Business journalist Chuck Jaffe, the editor of RagingBull.com, writes about how he hasn’t been paid for stories he wrote for Consumers Digest.
Jaffe writes, “I wrote for Consumers Digest in the past; payment wasn’t always prompt, but it always arrived. So I took on one story last fall for the January issue, and then a second story due in the spring; normally, I don’t accept second assignments until the first is been paid, but the work was timely and Consumers Digests’ editors said there was no reason to believe my missing payment was anything but late.
“I promised to deliver, and did; I was taught that good journalists don’t accept assignments and leave editors hanging, no matter the reason.
“Consumers Digest publisher Randy Weber tried to convince me that payment was coming; in e-mails he acknowledged the debt, promised payment, and volunteered to pay interest at a clip of 1 percent per month. He said in phone calls that this was a temporary cash-flow situation, and promised a plan for partial payments.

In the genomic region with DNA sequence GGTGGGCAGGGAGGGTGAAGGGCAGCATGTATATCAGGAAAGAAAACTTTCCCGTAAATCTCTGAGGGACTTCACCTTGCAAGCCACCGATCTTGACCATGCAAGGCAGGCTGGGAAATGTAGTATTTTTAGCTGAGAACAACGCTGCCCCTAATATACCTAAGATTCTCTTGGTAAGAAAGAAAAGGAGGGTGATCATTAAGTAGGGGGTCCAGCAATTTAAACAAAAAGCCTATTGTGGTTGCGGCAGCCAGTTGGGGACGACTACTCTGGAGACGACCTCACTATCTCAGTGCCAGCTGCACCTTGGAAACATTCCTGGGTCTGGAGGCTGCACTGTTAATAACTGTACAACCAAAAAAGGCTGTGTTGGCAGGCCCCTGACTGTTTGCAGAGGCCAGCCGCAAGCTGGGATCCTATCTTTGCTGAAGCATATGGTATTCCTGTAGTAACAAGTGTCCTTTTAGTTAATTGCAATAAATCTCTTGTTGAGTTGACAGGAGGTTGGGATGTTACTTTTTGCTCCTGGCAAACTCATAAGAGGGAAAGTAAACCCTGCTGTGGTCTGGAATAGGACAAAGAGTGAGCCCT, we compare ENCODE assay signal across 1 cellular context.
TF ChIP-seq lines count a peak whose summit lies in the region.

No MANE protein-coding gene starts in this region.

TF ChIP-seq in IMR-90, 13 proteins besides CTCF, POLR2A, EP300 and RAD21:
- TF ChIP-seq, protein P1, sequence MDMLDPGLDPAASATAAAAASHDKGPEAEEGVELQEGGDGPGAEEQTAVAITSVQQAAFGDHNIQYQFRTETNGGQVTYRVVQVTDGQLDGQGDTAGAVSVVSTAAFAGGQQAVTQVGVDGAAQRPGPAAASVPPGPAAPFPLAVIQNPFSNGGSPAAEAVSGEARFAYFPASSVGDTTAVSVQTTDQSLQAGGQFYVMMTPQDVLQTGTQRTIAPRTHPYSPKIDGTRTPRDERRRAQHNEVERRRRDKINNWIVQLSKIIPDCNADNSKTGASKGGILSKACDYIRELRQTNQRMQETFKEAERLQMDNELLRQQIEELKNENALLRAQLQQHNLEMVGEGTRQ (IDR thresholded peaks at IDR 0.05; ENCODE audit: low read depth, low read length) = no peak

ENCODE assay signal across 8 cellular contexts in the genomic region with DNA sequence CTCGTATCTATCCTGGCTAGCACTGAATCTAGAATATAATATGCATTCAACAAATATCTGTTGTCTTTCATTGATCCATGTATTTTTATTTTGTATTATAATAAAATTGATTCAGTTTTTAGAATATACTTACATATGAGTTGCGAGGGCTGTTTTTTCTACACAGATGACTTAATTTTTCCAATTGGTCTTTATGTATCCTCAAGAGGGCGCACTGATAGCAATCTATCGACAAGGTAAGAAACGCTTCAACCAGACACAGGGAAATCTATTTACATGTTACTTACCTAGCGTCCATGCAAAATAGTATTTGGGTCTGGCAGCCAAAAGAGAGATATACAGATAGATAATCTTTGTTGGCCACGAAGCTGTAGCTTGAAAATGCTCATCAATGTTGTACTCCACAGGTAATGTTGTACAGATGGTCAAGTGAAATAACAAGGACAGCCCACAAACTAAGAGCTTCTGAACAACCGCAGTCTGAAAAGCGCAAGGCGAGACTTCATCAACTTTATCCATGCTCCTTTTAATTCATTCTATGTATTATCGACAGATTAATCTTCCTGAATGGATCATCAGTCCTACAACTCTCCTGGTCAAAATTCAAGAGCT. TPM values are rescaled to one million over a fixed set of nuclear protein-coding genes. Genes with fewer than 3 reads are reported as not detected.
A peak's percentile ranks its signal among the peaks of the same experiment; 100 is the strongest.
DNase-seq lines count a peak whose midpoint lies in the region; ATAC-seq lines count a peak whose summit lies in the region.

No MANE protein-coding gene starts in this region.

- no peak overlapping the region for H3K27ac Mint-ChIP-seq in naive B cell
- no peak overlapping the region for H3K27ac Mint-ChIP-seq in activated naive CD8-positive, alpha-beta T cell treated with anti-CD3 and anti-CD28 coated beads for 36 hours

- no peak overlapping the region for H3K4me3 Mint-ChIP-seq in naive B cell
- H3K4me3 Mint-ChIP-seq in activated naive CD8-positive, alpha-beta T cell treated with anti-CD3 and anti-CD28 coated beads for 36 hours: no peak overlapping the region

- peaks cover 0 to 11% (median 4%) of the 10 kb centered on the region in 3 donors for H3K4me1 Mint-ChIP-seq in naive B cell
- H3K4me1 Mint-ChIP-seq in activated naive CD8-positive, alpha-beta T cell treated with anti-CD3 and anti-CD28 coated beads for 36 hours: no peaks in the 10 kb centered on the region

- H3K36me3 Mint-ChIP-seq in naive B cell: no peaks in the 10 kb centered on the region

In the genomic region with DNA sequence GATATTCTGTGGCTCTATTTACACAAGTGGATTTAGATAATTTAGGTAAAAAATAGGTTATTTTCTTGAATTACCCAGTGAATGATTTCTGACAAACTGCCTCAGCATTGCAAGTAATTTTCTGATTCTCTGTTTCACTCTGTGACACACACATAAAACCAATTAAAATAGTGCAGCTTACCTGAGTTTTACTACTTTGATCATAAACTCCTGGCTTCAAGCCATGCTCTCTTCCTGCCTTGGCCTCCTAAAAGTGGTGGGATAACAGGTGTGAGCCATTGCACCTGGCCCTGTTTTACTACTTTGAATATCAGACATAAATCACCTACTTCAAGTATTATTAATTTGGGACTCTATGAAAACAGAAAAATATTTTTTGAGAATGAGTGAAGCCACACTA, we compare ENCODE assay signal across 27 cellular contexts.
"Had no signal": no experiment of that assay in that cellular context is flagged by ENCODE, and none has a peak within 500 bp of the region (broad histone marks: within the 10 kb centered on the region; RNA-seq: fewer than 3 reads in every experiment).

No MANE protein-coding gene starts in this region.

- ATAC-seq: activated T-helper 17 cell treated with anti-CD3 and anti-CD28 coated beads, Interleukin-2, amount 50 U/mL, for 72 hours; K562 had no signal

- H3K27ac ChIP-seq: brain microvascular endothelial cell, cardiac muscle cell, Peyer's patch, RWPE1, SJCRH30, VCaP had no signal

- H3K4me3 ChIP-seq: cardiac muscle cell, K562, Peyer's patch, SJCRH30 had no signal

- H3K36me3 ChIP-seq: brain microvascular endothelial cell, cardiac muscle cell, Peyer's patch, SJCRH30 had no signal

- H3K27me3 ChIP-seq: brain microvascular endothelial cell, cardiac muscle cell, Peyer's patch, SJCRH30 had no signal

“The magazine owes me $7,400 for the two pieces, without interest. More than half of that money was owed, contractually, as of last January; the rest was due in mid-July.
“I paid roughly 10 percent of what I am owed to hire an attorney and file suit; Consumers Digest has not responded to the court paperwork, and my lawyer expects us to have a default judgment soon.”
Chris Roush is the dean of the School of Communications at Quinnipiac University in Hamden, Connecticut. He was previously Walter E. Hussman Sr. Distinguished Professor in business journalism at UNC-Chapel Hill. He is a former business journalist for Bloomberg News, Businessweek, The Atlanta Journal-Constitution, The Tampa Tribune and the Sarasota Herald-Tribune. He is the author of the leading business reporting textbook "Show me the Money: Writing Business and Economics Stories for Mass Communication" and "Thinking Things Over," a biography of former Wall Street Journal editor Vermont Royster.